I. GOD'S PRESENT PLEASURE IN HIS PEOPLE. That ought to be a constant pleasure and joy to us. It is not only that he cares for us - that may be but a cold consideration. It is not only that he loves us - we may feel almost lost among the many whom he loves. It is that he finds pleasure in us, and that necessarily involves some form of personal relations. But what can there possibly be in us in which God can find personal pleasure?

1. We are to him as children.

2. We are the objects of his great redemption. (Illustrate by the interest of a doctor in his patient.)

3. We may reflect his image. There is a strange pleasure in discovering our characteristic self in another person.

4. We may lean upon his grace. And there is great pleasure felt by the good man in simply being relied on. What gave Christ his pleasure in his disciples? Take home the thought of God's pleasurable interest in us, and then see under what obligations we lie never to spoil his pleasure, but do all we can to increase it.

II. GOD'S FUTURE PURPOSE FOR HIS PEOPLE. HIS pleasure in them makes him work for them. And those for whom he works are indicated by their chief characteristic-meekness. "I will beautify the meek." For such God has:

(1) Salvation in its fullest, deepest senses.

(2) Help for every emergency, constant as their need, and adapted to it in its ever-varying forms.

(3) Final emancipation from the evil which has been all along marring and spoiling our beauty. Illustrate how beauty returns when encroaching and enfeebling disease is at last mastered and dismissed. It is important to dwell on the point - that the salvations of God which are going on in us and for us, because he takes pleasure in us, are adornments to the Christian. God's grace to him and in him tends to "beautify him." It may be shown how they tend to beautify

(1) his very face;

(2) his character; and

(3) his relationships. What, then, will be our beauty in the sight of God when his salvation work in us is fully complete? - R.T.

In what respects does the Lord take pleasure in his people?

I. He takes pleasure in them, inasmuch as HE DELIGHTS IN THE EXERCISES OF THEIR GRACES TOWARDS HIM. They all believe in him, and have faith in his Word and promises; they rely on his truth and power; they hope in his mercy; they fear his displeasure; they love his Person and Name.

II. He takes pleasure IN THE SERVICES OF HIS PEOPLE. They can do but little for him, and he regards their services, not with an eye to their intrinsic value in themselves, but for the sake of the willing mind from which they flow.

III. He takes pleasure IN THE PROSPERITY OF HIS PEOPLE. His Name is love; his nature is goodness. And can we doubt that he loves to see his people happy? Even in those dispensations which in themselves are grievous and painful, he is seeking their good, and in the end promoting their happiness. (After C.H.S.) - R.T.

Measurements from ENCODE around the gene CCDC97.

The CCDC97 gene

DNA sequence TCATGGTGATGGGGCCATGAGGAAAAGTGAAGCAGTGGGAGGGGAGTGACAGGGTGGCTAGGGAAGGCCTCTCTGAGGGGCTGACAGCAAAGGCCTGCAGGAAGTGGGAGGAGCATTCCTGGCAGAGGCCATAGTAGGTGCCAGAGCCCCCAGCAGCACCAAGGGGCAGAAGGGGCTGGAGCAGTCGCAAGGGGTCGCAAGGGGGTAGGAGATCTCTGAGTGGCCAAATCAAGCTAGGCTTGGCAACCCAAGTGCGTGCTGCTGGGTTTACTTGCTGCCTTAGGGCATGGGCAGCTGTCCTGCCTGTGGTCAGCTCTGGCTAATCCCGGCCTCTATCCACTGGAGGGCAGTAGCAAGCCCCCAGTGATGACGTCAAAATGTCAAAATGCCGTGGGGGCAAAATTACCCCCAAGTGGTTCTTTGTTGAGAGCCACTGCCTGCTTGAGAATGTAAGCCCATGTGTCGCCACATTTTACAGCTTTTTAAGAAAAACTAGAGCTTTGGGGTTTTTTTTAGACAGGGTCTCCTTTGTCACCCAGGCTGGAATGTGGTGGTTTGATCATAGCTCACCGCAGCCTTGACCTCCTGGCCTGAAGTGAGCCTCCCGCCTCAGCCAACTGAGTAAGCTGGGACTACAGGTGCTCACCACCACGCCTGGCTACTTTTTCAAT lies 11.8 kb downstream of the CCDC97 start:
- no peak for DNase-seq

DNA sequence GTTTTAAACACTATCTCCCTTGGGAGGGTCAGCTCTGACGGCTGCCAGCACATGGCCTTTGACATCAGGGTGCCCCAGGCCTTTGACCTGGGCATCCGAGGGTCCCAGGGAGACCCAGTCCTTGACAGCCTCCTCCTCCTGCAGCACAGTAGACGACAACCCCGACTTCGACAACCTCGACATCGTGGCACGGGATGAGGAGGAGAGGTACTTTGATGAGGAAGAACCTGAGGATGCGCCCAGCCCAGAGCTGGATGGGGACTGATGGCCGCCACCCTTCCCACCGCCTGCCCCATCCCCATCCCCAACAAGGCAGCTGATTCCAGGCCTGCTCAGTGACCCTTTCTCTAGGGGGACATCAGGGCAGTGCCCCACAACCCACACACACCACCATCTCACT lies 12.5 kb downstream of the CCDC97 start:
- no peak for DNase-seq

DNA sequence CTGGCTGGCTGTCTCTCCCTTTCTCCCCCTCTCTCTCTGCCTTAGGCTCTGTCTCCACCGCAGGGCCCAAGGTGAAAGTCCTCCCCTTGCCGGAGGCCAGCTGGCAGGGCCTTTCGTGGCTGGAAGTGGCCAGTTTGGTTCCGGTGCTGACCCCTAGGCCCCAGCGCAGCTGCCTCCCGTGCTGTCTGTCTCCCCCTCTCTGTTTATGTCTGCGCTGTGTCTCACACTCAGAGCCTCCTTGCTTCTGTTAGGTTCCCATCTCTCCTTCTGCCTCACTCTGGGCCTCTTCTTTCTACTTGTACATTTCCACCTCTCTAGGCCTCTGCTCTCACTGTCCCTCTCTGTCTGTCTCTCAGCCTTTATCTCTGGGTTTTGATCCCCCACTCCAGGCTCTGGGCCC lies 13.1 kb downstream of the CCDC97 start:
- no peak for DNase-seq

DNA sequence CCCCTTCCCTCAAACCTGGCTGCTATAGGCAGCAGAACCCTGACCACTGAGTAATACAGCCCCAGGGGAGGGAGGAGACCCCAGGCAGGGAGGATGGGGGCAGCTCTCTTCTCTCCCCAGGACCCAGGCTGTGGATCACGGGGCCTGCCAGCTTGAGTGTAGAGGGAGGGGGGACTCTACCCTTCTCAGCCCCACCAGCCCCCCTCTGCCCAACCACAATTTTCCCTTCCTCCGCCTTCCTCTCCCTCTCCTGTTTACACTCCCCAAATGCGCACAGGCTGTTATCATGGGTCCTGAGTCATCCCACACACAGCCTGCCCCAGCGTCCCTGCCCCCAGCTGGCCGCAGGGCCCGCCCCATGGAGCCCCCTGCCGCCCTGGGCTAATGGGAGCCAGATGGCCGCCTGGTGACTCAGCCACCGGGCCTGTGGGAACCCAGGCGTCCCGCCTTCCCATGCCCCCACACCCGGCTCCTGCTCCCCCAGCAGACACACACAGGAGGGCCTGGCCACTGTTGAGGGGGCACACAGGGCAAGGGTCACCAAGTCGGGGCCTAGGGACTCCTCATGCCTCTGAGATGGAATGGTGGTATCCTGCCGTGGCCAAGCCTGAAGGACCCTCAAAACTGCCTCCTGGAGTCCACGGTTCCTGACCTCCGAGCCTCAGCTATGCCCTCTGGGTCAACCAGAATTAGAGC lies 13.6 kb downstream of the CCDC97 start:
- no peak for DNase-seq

Let the high praises of God be in their mouth, and a two-edged sword in their handy The age when such a psalm was most likely to be produced was undoubtedly that of the Maccabees, and the coincidence between this verse and 2 Macc. 15:27 may indicate the very series of events amid which, with hymns of praise in their throats, and a two-edged sword in their hand, the chasidim in battle after battle claimed and won the honor of executing vengeance on Jehovah's foes." Illustration may be taken also from Nehemiah's providing the workmen engaged on the wall with a weapon as well as a tool. But in that case the weapon was for defensive purposes only. The point here is that the sword was for active and aggressive work against the foes of God and the nation; such foes as were the Syrians in the days of the Maccabees.

I. GOD'S WORK IN THE WORLD CALLS FOR STROKE AS WELL AS SONG. It is quite true that the weapons of our warfare are "not carnal;" but they are weapons, and they are for a warfare. There is some danger of overdoing the peaceful and submissive side of the Christian religion. There are many evils, and especially those of a private and personal character, which can best - perhaps can only - be met and conquered by submission. But there are other evils, and especially those of a public character, which must be actively dealt with in a spirit of war. For them the servant of God must have strokes - stroke upon stroke. The two injunctions can be, and must be, observed - "Resist not evil;" "Resist the devil." The spirit of the soldier should be in every Christian. (Illustrate by F. W. Robertson of Brighton.)

II. GOD'S WORK OF "STROKE" IS NEVER RIGHTLY DONE SAVE AS WE KEEP THE SOUL OF SONG. That keeps us from a wrong spirit in doing what so easily arouses a bad spirit. The song in our soul shows we are only God's servants; and it keeps us reminded that even in doing stern things we are only doing good, trying to waken song in other souls. - R.T.

To execute upon them the judgment written. "It was the thought that vengeance was the righteous retribution, written in the book of God, which made Israel glory in inflicting it." "The psalmist probably desires to fire the broken-spirited despondency which the history shows to have weighed so heavily on the returned exiles." Just in one thing humanity has always failed - it has overdone its vengeance. Vengeance may be duty, but whenever man tries to do that duty, his passions come in and spoil his work. Illustrate by the treatment of the conquered in Old Testament wars; by the horrors of the Roman siege of Jerusalem; by the awful scenes at the sacking of besieged cities in modern warfare. Christianity has wrought a great blessing for humanity in putting strict limitation on vengeance. And it puts as strict limitations on the vengeance which an individual man may take on a fellow-man who has wronged him. Works of fiction often present the exaggerated vengeance taken by men who are under no restraint of Christianity. The Christian limitations are twofold.

I. HUMAN VENGEANCE IS LIMITED BY THE FACT THAT THOSE ON WHOM WE TAKE IT STAND IN THE LOVE OF GOD. The Mohammedan can freely slay the "infidels" in propagating his doctrines with the sword, because in his view they are altogether out of the love of God, and these vengeance-takers think they are executing the vengeance of God. We can do nothing of the kind, for that love of God in which we live embraces every fellow of our humanity. To strike a man is to strike one whom God loves. This checks our taking vengeance.

II. HUMAN VENGEANCE IS LIMITED BY THE NECESSITY OF KEEPING IN VIEW THE WELL-BEING OF THOSE ON WHOM THE VENGEANCE IS TAKEN. The servant of God must never do anything but good to anybody. He may do seeming injury in order to reach ends of good; but he must always have in view the salvation - in the large sense - of those with whom he deals. - R.T.